When the men were sentenced, the judge said that if they had obtained the correct permission they would have gone on to receive up to half the £3m value of the hoard between them.

He said he rejected their accounts that the items were with other people and an auction house in Austria and said the men deliberately stole items.

“They acted together dishonestly. They jointly stole the items and jointly intended to split and sell the bracelet,” Judge Cartwright said.

The 29 coins, one silver ingot, a gold arm bangle with a clasp in the shape of a beast head, a rock crystal sphere encased in an ornately decorated openwork gold frame-like cage believed to be of Frankish manufacture and a gold octagonal ring with black niello inlay are what remains of the hoard at this time. The group is currently on display at Hereford’s Museum Resource and Learning Centre and thanks to a successful fundraising campaign, it will stay in Herefordshire. Funds have been allocated to redevelop the Hereford Museum and Art Gallery (HMAG) into a state-of-the-art cultural destination and the Viking hoard will be its centerpiece.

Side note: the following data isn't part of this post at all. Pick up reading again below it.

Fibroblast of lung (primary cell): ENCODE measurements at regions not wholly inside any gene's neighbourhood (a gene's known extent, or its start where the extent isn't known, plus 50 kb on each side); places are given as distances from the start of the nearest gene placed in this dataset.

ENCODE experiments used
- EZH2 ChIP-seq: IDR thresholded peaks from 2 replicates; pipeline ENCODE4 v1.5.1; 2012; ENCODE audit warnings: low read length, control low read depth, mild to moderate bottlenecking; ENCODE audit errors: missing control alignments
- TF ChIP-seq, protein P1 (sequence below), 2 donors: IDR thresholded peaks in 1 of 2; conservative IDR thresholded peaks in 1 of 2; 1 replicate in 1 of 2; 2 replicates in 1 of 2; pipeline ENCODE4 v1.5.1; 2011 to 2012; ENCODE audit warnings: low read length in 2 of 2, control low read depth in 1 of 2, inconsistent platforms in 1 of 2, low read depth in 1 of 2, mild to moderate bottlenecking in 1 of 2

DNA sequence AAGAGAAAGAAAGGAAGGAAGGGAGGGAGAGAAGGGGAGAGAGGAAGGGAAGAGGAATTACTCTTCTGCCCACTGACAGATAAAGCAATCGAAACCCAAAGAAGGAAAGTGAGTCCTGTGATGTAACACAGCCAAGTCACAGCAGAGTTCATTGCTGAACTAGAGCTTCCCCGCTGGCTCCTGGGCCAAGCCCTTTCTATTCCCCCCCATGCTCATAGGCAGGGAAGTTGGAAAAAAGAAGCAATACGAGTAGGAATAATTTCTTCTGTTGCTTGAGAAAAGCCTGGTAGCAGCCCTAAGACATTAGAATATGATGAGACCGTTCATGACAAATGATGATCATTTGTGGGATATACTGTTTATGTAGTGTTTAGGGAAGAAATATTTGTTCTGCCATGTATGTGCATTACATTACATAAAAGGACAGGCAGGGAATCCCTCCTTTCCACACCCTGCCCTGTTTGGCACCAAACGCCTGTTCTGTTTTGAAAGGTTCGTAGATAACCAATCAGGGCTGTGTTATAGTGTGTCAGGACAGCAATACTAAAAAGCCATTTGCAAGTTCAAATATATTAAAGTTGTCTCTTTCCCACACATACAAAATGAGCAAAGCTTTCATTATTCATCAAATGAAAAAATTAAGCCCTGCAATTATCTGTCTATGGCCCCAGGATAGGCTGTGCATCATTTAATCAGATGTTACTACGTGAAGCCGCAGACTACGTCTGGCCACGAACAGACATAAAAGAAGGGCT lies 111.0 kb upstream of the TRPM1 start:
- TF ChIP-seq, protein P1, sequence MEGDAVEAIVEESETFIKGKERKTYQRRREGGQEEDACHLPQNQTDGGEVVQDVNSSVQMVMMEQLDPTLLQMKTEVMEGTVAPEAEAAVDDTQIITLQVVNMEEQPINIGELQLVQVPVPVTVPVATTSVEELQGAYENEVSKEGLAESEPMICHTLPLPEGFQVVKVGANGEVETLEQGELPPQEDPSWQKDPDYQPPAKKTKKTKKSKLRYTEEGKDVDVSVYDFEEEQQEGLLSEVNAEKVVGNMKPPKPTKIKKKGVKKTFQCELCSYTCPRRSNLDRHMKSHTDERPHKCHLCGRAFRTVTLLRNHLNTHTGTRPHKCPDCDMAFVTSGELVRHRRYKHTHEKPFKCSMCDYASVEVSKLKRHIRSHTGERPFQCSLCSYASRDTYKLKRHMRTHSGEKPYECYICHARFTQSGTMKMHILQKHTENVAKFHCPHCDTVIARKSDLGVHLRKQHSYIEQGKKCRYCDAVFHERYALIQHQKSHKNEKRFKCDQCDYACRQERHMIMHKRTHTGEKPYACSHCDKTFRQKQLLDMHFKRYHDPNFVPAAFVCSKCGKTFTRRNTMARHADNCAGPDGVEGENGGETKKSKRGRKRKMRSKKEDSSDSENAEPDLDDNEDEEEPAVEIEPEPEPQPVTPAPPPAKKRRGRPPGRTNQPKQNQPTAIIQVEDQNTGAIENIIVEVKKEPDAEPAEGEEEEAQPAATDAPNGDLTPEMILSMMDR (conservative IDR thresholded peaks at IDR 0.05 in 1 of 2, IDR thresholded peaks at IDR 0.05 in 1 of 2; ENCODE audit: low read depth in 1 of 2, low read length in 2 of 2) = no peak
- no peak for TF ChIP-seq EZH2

Bronze Age shipwreck tin came from remote Uzbekistan mine

Metallurgical analysis of tin ingots found on a fabulously wealthy Late Bronze Age (ca. 1320 B.C.) shipwreck found off the coast of Uluburun, Turkey, has revealed that a full third of the tin was sourced from a remote shepherding region in Uzbekistan, more than 2,000 miles away from Haifa where the ship set sail. That means small pastoralist communities in the Central Asian highlands also ran local mining operations that connected to vast international trade networks linking Bronze Age Europe, Africa and the Near East.